Mortality from sexually transmitted diseases in reproductive-aged women: United States, 1999-2010.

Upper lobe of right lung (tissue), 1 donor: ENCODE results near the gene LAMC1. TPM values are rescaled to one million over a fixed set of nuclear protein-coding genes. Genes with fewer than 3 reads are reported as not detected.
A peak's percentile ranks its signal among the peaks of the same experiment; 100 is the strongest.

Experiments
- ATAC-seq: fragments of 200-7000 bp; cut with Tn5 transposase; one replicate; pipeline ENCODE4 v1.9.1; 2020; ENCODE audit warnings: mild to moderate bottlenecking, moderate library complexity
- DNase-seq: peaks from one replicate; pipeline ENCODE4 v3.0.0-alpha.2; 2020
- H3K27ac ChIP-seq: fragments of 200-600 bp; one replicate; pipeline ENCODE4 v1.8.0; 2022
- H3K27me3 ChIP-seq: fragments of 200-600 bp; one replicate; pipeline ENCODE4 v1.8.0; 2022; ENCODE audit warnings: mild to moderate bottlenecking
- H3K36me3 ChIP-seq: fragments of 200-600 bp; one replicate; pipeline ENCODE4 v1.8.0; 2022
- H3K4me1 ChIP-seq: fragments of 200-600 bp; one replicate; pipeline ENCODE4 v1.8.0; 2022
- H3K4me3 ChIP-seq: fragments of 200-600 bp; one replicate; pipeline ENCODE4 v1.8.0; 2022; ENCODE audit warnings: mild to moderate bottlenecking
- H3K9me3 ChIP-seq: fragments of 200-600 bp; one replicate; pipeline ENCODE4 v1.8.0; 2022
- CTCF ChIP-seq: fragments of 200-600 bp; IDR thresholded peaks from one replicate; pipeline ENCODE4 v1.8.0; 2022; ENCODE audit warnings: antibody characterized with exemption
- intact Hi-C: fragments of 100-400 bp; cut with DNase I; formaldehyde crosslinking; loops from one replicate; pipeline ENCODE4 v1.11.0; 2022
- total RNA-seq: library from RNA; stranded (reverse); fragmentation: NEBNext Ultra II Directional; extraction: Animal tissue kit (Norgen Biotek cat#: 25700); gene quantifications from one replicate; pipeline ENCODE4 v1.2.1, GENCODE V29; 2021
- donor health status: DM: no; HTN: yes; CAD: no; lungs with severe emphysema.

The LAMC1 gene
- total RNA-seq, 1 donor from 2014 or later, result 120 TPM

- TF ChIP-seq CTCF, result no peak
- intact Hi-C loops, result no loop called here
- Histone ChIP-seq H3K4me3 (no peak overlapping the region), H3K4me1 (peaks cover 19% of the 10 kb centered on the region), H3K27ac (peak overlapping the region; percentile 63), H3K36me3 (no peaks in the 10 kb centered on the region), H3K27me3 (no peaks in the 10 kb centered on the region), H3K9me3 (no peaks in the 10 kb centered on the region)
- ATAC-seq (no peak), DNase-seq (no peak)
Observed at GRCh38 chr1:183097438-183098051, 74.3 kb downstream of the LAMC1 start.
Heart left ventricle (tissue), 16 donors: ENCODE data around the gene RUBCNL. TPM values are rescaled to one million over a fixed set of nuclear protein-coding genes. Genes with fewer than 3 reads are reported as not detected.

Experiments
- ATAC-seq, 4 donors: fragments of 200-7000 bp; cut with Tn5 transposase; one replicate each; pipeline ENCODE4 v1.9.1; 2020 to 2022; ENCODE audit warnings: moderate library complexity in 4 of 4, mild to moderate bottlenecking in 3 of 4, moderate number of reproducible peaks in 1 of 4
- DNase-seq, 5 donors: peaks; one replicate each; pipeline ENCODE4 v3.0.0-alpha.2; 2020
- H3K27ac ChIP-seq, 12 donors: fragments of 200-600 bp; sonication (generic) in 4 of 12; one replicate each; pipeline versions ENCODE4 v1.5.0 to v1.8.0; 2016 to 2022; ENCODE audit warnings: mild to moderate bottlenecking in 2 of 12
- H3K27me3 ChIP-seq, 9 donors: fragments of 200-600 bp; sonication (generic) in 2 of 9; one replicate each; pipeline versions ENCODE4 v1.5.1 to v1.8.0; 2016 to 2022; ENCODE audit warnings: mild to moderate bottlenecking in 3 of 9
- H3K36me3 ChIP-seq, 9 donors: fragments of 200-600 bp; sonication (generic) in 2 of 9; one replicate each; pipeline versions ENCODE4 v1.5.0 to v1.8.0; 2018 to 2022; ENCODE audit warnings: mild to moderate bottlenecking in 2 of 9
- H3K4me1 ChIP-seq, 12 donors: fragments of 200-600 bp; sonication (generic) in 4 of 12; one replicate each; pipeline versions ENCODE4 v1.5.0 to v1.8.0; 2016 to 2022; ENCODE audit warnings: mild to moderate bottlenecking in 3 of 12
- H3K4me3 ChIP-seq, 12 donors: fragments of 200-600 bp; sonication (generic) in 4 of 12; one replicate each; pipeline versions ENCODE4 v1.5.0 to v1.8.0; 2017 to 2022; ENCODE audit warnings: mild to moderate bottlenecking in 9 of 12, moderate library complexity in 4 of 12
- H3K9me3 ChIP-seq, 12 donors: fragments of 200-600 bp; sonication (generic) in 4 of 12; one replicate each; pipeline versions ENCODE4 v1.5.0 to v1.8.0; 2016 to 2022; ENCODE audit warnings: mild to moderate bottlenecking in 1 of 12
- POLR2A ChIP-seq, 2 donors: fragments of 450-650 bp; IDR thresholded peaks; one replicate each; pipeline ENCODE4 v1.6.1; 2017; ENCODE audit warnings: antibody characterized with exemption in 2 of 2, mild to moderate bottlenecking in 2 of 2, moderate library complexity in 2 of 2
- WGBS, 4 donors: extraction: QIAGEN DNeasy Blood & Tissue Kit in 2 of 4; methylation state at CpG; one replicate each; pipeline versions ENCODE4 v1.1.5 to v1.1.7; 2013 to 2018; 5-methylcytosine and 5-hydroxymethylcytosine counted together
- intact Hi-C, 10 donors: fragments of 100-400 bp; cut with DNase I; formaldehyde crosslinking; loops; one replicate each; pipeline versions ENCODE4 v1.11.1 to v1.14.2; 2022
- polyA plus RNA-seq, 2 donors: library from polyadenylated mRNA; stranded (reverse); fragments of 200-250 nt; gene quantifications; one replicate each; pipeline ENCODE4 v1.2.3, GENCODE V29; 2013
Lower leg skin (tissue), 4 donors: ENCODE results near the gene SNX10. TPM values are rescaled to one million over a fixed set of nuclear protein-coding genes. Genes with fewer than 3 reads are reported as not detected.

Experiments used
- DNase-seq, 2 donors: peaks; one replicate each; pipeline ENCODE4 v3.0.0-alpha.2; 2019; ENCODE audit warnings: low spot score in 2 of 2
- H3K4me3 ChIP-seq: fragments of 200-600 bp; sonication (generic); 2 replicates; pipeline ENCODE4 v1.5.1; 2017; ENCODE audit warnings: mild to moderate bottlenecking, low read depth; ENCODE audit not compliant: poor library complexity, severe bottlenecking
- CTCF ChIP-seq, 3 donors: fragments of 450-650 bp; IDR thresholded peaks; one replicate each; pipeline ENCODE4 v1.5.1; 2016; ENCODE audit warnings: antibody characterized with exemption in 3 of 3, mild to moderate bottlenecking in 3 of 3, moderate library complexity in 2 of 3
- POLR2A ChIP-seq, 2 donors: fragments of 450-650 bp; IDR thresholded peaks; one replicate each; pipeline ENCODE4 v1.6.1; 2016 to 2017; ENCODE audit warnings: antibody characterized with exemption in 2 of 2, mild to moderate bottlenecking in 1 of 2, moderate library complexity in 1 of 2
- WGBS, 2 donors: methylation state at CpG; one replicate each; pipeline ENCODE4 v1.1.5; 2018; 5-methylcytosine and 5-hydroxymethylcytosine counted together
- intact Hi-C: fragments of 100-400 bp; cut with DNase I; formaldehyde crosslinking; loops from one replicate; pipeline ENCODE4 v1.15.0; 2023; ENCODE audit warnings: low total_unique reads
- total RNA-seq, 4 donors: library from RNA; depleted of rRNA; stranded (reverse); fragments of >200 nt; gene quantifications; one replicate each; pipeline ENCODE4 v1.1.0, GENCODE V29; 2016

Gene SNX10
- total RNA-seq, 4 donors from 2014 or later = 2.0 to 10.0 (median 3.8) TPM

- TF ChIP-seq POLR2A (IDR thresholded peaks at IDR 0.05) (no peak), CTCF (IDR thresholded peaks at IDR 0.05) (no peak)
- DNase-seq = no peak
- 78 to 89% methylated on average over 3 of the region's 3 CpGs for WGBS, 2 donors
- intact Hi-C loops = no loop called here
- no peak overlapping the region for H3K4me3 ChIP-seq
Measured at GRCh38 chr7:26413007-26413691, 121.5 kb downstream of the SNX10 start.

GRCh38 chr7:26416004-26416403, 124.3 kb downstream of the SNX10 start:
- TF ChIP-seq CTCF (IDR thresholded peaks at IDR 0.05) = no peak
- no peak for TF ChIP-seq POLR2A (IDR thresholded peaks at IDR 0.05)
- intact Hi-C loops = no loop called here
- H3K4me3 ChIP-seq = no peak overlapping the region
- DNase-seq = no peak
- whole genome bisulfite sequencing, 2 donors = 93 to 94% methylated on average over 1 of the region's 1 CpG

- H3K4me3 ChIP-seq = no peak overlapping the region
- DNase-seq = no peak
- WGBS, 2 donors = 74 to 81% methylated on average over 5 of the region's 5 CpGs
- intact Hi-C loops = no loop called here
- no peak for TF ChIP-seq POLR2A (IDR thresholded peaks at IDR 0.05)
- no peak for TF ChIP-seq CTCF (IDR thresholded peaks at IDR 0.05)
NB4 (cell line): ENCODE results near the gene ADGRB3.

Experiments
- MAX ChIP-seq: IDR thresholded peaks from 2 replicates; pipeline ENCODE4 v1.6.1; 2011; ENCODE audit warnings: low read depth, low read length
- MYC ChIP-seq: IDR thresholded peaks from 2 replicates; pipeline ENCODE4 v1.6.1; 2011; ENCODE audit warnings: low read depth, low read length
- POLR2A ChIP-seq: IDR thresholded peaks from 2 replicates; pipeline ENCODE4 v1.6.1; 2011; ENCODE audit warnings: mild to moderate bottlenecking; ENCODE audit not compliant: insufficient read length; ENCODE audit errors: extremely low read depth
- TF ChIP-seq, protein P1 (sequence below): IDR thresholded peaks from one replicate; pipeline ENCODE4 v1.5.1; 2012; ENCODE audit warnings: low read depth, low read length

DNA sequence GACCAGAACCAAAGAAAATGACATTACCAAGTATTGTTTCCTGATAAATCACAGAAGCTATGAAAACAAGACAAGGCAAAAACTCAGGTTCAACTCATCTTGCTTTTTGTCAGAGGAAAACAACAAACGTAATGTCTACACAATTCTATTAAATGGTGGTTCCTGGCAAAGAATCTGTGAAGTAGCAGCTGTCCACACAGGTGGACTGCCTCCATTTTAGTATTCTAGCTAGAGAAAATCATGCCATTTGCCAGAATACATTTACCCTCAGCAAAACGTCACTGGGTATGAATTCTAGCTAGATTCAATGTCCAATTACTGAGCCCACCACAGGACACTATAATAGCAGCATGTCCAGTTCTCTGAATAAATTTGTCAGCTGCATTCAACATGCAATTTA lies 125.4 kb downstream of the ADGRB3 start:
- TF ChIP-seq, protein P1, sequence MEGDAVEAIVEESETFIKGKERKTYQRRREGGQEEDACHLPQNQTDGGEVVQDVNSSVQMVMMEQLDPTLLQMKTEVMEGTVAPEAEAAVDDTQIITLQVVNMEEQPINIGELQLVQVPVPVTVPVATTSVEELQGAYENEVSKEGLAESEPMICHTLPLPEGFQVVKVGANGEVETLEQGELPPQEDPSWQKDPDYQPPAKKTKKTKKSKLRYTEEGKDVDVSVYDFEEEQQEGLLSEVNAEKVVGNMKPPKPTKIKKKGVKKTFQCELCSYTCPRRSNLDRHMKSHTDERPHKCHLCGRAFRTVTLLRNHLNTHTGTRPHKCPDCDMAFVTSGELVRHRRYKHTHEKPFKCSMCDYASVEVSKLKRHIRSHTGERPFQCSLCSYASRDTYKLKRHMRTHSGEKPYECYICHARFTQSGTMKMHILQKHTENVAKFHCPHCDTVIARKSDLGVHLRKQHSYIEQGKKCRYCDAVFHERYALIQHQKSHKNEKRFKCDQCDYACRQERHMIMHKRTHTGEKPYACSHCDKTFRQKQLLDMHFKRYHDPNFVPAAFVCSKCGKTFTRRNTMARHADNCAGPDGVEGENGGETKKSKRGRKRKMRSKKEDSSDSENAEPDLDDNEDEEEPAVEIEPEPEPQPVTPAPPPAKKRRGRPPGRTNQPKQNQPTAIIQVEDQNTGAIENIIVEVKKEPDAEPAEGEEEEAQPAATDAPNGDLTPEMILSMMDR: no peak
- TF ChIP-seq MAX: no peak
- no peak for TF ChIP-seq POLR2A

I estimated the sexually transmitted disease-related mortality among US reproductive-aged women from 1999 to 2010.I estimated mortality from National Center for Health Statistics' Multiple Cause of Death data. I defined reproductive age as 15 to 44 years. For diseases partially caused by sexual transmission, I estimated the proportion attributable to sexual transmission from the literature. To calculate mortality rates, I estimated number of deaths from each disease and Census Bureau population for reproductive-aged women for 1999 to 2010.From 1999 to 2010, the cumulative sexually transmitted disease-related mortality rate decreased by 49%, from 5.3 to 2.7 deaths per 100 000. The primary contributors were HIV and human papilloma virus infections. Mortality from sexually transmitted HIV infection decreased by 62%, from 3.4 to 1.3 deaths per 100 000. Mortality from human papilloma virus-associated gynecologic cancers decreased by 19%, from 1.6 deaths per 100 000 in 1999 to 1.3 deaths per 100 000 in 2010.Screening and treatment for sexually transmitted diseases may reduce mortality. Research is needed to determine whether sexually transmitted disease-related morbidity among reproductive-aged women has decreased over the past decade.
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